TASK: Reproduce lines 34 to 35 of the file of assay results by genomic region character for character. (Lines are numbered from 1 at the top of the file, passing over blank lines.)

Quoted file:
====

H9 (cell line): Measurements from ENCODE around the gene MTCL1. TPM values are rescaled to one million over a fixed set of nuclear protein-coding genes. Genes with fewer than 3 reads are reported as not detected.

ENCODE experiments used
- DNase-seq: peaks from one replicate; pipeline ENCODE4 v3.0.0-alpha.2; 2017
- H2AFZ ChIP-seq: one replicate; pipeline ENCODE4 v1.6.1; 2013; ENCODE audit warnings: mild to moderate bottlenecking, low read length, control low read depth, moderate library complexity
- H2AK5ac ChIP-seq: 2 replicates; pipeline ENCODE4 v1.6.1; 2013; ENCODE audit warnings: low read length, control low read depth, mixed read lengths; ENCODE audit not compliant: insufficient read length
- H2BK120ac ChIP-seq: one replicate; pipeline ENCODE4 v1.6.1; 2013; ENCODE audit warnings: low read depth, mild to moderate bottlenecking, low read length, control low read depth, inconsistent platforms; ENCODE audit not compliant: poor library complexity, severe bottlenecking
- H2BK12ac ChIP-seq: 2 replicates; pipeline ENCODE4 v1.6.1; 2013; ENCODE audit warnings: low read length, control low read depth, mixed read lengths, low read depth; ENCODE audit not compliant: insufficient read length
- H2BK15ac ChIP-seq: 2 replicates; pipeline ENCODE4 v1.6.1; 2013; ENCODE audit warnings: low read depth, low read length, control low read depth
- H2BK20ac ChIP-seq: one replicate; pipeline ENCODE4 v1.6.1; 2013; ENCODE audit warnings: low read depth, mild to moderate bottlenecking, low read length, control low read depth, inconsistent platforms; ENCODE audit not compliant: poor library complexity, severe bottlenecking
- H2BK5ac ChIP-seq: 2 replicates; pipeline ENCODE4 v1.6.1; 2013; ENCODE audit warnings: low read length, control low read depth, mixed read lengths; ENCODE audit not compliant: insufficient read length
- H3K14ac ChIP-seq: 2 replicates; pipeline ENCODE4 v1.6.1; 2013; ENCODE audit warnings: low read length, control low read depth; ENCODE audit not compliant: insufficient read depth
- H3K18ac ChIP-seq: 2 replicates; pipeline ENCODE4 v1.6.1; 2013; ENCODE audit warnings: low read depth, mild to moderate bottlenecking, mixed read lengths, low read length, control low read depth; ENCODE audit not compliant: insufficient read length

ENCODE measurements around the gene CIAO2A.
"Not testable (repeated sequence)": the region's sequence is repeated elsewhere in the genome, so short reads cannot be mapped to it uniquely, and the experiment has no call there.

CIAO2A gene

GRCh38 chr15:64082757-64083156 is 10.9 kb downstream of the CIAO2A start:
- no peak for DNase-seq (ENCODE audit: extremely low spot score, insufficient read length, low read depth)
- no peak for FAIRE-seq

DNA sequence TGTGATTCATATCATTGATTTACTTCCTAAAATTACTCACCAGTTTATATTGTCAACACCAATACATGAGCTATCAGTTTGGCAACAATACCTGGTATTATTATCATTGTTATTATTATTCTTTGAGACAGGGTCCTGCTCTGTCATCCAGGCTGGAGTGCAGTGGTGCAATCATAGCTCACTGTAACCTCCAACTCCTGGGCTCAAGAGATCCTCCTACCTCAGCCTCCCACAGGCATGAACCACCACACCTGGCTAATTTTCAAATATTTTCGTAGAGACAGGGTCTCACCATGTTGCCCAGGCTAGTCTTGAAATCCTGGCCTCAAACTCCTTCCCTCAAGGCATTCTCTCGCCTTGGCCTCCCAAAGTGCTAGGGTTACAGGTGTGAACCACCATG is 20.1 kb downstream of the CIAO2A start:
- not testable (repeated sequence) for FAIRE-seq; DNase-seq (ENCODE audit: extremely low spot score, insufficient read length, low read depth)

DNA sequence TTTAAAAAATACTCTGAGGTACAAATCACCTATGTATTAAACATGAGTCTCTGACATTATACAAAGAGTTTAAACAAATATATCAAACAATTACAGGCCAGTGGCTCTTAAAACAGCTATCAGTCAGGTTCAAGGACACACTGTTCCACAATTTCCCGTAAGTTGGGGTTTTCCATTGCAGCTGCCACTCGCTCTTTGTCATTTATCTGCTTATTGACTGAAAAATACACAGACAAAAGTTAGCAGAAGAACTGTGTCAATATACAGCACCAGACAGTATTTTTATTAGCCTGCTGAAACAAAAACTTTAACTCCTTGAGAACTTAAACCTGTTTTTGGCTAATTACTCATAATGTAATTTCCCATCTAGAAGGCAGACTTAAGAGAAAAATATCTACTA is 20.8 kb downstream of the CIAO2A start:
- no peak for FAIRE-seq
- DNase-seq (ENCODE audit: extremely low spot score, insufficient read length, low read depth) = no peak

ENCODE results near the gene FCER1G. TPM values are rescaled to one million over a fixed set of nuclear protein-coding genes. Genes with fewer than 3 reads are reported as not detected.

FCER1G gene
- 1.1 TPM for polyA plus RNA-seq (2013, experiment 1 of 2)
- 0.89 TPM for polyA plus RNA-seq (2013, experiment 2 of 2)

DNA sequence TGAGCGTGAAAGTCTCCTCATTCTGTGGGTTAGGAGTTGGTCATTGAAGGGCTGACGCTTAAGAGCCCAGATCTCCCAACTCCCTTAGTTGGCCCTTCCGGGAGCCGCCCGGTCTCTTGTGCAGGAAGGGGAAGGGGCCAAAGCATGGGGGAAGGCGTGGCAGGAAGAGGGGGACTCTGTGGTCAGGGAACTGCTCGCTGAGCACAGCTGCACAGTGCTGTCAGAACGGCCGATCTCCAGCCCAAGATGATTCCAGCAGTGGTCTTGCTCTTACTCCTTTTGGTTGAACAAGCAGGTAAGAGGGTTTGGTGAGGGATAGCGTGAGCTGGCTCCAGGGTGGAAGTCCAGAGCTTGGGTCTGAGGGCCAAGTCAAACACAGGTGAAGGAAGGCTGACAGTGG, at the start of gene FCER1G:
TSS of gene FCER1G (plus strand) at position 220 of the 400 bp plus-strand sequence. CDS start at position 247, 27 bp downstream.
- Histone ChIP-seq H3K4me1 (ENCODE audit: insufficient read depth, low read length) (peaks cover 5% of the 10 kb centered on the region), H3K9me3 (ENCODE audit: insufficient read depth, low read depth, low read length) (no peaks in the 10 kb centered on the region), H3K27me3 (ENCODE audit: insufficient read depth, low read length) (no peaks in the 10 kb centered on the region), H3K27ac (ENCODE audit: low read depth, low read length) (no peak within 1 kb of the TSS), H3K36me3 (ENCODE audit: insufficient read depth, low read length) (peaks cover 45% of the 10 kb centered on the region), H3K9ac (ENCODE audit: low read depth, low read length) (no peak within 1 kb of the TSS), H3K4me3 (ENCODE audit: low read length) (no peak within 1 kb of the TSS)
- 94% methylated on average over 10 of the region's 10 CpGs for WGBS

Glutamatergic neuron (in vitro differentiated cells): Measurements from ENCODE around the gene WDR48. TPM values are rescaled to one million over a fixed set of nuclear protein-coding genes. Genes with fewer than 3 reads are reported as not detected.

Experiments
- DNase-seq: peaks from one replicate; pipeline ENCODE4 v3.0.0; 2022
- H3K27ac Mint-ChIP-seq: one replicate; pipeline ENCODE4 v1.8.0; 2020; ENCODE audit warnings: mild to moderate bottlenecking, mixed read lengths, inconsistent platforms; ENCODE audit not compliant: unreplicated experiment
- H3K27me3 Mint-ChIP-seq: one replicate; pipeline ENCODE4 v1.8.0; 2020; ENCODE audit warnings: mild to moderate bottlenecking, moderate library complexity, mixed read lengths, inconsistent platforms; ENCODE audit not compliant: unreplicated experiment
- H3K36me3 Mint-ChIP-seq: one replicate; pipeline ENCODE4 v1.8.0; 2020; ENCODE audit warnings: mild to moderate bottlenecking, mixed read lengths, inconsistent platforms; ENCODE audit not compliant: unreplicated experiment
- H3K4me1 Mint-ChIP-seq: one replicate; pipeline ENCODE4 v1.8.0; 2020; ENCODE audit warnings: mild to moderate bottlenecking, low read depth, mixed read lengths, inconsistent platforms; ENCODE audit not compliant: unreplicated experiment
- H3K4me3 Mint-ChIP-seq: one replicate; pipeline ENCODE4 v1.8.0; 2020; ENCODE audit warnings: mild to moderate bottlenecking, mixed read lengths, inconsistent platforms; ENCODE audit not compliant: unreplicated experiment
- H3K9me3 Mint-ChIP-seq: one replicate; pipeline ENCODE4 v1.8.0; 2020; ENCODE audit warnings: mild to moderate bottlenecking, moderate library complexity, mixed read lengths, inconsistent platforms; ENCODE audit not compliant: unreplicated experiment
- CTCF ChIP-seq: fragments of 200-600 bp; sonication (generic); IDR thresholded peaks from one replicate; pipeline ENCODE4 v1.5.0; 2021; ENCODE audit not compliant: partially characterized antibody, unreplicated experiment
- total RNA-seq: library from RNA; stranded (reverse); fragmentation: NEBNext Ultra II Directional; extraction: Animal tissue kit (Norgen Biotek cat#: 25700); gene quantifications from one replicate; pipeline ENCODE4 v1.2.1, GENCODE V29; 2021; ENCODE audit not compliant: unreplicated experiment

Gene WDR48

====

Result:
- DNase-seq: peaks from one replicate; pipeline ENCODE4 v3.0.0; 2022
- H3K27ac Mint-ChIP-seq: one replicate; pipeline ENCODE4 v1.8.0; 2020; ENCODE audit warnings: mild to moderate bottlenecking, mixed read lengths, inconsistent platforms; ENCODE audit not compliant: unreplicated experiment